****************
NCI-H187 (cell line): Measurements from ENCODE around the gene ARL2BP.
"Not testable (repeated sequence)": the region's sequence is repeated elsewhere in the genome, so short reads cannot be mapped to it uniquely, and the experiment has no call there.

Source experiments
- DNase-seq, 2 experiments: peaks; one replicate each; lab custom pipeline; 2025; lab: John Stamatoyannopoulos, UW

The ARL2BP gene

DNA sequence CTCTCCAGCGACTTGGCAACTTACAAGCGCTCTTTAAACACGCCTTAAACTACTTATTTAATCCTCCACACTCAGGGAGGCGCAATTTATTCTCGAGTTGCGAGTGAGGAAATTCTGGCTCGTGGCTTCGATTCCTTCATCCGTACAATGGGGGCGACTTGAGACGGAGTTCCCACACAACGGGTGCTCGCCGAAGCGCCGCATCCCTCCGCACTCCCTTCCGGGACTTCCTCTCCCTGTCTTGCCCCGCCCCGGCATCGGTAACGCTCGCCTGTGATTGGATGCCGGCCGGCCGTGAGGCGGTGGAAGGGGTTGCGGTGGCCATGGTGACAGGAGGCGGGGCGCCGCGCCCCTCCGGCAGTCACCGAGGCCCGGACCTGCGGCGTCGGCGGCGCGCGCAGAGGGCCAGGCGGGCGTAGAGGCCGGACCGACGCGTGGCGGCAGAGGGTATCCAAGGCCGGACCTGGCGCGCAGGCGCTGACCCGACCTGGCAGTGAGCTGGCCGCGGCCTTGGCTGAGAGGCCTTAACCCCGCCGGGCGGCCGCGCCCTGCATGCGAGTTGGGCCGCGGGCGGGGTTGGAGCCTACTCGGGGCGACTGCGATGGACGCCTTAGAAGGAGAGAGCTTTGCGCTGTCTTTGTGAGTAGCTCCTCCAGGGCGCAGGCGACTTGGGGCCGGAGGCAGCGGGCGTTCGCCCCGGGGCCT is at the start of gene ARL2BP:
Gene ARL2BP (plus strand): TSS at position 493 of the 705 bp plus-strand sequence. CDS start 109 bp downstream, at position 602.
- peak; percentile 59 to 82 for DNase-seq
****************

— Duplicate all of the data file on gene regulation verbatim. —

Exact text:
NCI-H187 (cell line): Measurements from ENCODE around the gene ARL2BP.
"Not testable (repeated sequence)": the region's sequence is repeated elsewhere in the genome, so short reads cannot be mapped to it uniquely, and the experiment has no call there.

Source experiments
- DNase-seq, 2 experiments: peaks; one replicate each; lab custom pipeline; 2025; lab: John Stamatoyannopoulos, UW

The ARL2BP gene

DNA sequence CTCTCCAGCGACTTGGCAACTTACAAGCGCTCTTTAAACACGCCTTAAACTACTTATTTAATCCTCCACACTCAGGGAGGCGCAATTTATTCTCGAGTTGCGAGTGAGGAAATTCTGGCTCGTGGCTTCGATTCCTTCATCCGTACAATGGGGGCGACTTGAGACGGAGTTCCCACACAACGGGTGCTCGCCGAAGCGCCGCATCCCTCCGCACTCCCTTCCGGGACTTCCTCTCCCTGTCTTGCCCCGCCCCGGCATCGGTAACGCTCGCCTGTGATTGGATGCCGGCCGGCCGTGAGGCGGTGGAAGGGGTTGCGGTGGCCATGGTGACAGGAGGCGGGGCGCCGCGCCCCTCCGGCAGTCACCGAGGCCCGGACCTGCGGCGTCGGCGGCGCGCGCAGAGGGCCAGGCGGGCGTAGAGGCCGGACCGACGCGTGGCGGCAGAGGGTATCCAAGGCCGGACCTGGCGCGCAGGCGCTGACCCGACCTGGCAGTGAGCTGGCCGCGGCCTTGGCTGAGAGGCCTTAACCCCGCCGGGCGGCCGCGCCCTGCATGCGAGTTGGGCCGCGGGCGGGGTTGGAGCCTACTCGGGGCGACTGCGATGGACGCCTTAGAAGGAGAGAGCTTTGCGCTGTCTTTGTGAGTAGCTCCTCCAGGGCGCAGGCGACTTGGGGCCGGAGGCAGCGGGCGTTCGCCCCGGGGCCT is at the start of gene ARL2BP:
Gene ARL2BP (plus strand): TSS at position 493 of the 705 bp plus-strand sequence. CDS start 109 bp downstream, at position 602.
- peak; percentile 59 to 82 for DNase-seq